(KM): Well, as in anything I think the devil is in the details, and you know to figure out exactly what those details are and to look at how is the impact, what's the cost, what's the cost benefit for it. I know that, at least in the 22nd,to be able to create jobs you have to not look at what we used to have and not try to bring back what was, but to look towards the future, and to look at what we do we need and what do we have and what we have here is great universities and great higher education that we can partner with the jobs of the future such as nanotechnology, such as cybersecurity, such as research and development. The other thing that we have in the 22nd that is a great asset is rich agricultural land. And part of what Hillary Clinton is talking about is the infrastructure, which everybody is talking about infrastructure, and for good reason. We need to improve our infrastructure and to rebuild our roads, our bridges, and to also bring more transportation to the 22nd so that our products can get to market in a fast way. We have a generation of students that are growing up with the benefit of knowing healthier eating and healthier lifestyle which will reduce our health care costs as well as if we start getting people being lifelong healthier and to be able to grow organic products and get them to market faster by improving our infrastructure and our roads and maybe even, you know pie in the sky, high speed rail between upstate announced downstate. Those would create a huge economic boom for upstate as well as bringing plants and jobs that might process that food and other products, cash crops such as hops. One of the fastest growing areas is craft beers. We import all of our hops from across the country. If we can improve that make it cost effective. That's jobs. That's independent entrepreneurs. That's just a few examples.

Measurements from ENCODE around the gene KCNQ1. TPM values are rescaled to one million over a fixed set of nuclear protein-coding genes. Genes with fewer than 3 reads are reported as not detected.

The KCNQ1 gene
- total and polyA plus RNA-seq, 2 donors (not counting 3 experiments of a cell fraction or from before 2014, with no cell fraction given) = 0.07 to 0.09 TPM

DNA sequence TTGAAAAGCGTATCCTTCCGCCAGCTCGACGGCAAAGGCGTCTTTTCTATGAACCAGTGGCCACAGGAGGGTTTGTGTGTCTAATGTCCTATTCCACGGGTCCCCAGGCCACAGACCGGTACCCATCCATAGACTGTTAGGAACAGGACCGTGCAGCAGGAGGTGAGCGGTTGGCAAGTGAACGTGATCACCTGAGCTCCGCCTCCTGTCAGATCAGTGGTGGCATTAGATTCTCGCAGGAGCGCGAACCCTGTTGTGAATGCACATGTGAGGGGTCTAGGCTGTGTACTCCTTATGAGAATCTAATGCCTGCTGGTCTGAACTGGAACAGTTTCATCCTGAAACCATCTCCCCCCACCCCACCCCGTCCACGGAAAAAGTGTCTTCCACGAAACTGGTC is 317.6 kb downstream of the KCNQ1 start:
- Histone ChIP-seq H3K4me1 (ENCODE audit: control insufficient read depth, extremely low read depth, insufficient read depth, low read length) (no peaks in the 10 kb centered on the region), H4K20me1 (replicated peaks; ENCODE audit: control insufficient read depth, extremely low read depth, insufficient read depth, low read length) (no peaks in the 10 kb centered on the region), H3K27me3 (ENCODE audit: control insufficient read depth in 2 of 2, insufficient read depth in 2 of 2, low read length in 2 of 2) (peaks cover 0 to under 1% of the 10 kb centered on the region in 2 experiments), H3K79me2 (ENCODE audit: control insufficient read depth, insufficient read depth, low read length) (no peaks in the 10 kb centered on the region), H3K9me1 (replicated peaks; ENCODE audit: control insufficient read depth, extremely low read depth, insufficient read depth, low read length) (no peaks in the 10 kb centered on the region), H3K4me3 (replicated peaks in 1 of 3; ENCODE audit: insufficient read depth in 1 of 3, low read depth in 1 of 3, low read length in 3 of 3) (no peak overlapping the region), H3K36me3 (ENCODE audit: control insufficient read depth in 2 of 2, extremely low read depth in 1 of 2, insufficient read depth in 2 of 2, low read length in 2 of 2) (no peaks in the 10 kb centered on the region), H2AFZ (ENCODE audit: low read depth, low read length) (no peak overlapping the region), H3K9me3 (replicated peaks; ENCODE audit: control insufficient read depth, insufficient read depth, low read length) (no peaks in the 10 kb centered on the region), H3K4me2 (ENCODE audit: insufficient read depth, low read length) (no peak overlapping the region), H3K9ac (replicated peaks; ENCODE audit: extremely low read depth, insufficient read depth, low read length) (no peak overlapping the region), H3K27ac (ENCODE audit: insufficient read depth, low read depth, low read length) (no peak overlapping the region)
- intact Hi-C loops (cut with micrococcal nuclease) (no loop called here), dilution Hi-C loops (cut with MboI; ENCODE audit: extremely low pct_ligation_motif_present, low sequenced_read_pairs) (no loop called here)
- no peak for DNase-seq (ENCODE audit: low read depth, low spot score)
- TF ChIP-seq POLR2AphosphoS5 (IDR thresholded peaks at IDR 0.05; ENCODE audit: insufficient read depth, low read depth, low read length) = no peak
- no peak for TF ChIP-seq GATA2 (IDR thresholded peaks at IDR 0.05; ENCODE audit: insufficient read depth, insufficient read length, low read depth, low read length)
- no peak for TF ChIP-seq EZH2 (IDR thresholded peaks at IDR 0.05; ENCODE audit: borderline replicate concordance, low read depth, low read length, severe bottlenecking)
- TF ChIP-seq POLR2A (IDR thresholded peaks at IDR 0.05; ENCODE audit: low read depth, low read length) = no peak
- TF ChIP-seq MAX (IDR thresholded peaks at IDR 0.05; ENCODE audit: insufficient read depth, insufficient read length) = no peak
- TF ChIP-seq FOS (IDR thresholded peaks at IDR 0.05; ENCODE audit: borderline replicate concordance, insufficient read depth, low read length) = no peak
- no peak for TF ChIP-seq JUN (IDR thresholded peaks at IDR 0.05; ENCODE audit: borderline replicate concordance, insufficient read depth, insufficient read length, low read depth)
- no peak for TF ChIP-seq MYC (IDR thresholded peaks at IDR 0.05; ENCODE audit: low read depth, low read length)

(GR): Now in all likelihood if you win you'll be joining a Democratic minority in Congress that seems to be how the election is shaping in the House of Representatives. Can you tell me what your strategy will be in order to be effective there as a first termer in the minority party?